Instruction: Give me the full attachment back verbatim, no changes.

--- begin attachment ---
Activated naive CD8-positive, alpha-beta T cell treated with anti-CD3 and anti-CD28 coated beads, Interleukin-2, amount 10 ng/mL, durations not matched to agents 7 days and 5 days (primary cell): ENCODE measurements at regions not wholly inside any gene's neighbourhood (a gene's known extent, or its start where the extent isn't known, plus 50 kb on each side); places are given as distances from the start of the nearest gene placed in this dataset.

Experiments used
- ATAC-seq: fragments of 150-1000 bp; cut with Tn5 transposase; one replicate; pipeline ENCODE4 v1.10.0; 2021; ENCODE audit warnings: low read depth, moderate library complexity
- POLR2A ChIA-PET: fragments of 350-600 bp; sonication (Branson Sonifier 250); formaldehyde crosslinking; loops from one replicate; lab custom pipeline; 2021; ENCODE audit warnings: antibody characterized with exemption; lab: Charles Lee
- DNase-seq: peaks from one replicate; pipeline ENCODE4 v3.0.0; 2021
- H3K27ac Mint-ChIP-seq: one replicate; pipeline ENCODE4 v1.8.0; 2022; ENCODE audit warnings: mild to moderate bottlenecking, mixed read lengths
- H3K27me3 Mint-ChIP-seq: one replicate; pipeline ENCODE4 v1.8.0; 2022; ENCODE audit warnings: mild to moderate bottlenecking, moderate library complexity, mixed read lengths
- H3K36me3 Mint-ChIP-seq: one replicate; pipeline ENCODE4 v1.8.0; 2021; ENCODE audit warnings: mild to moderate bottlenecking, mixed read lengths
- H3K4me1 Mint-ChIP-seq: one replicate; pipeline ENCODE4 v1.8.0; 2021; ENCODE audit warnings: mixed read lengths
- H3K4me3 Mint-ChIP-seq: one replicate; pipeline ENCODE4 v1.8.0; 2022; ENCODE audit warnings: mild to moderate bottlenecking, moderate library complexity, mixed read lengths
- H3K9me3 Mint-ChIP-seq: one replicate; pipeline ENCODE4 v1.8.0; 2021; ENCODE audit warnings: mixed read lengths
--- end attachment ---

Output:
Activated naive CD8-positive, alpha-beta T cell treated with anti-CD3 and anti-CD28 coated beads, Interleukin-2, amount 10 ng/mL, durations not matched to agents 7 days and 5 days (primary cell): ENCODE measurements at regions not wholly inside any gene's neighbourhood (a gene's known extent, or its start where the extent isn't known, plus 50 kb on each side); places are given as distances from the start of the nearest gene placed in this dataset.

Experiments used
- ATAC-seq: fragments of 150-1000 bp; cut with Tn5 transposase; one replicate; pipeline ENCODE4 v1.10.0; 2021; ENCODE audit warnings: low read depth, moderate library complexity
- POLR2A ChIA-PET: fragments of 350-600 bp; sonication (Branson Sonifier 250); formaldehyde crosslinking; loops from one replicate; lab custom pipeline; 2021; ENCODE audit warnings: antibody characterized with exemption; lab: Charles Lee
- DNase-seq: peaks from one replicate; pipeline ENCODE4 v3.0.0; 2021
- H3K27ac Mint-ChIP-seq: one replicate; pipeline ENCODE4 v1.8.0; 2022; ENCODE audit warnings: mild to moderate bottlenecking, mixed read lengths
- H3K27me3 Mint-ChIP-seq: one replicate; pipeline ENCODE4 v1.8.0; 2022; ENCODE audit warnings: mild to moderate bottlenecking, moderate library complexity, mixed read lengths
- H3K36me3 Mint-ChIP-seq: one replicate; pipeline ENCODE4 v1.8.0; 2021; ENCODE audit warnings: mild to moderate bottlenecking, mixed read lengths
- H3K4me1 Mint-ChIP-seq: one replicate; pipeline ENCODE4 v1.8.0; 2021; ENCODE audit warnings: mixed read lengths
- H3K4me3 Mint-ChIP-seq: one replicate; pipeline ENCODE4 v1.8.0; 2022; ENCODE audit warnings: mild to moderate bottlenecking, moderate library complexity, mixed read lengths
- H3K9me3 Mint-ChIP-seq: one replicate; pipeline ENCODE4 v1.8.0; 2021; ENCODE audit warnings: mixed read lengths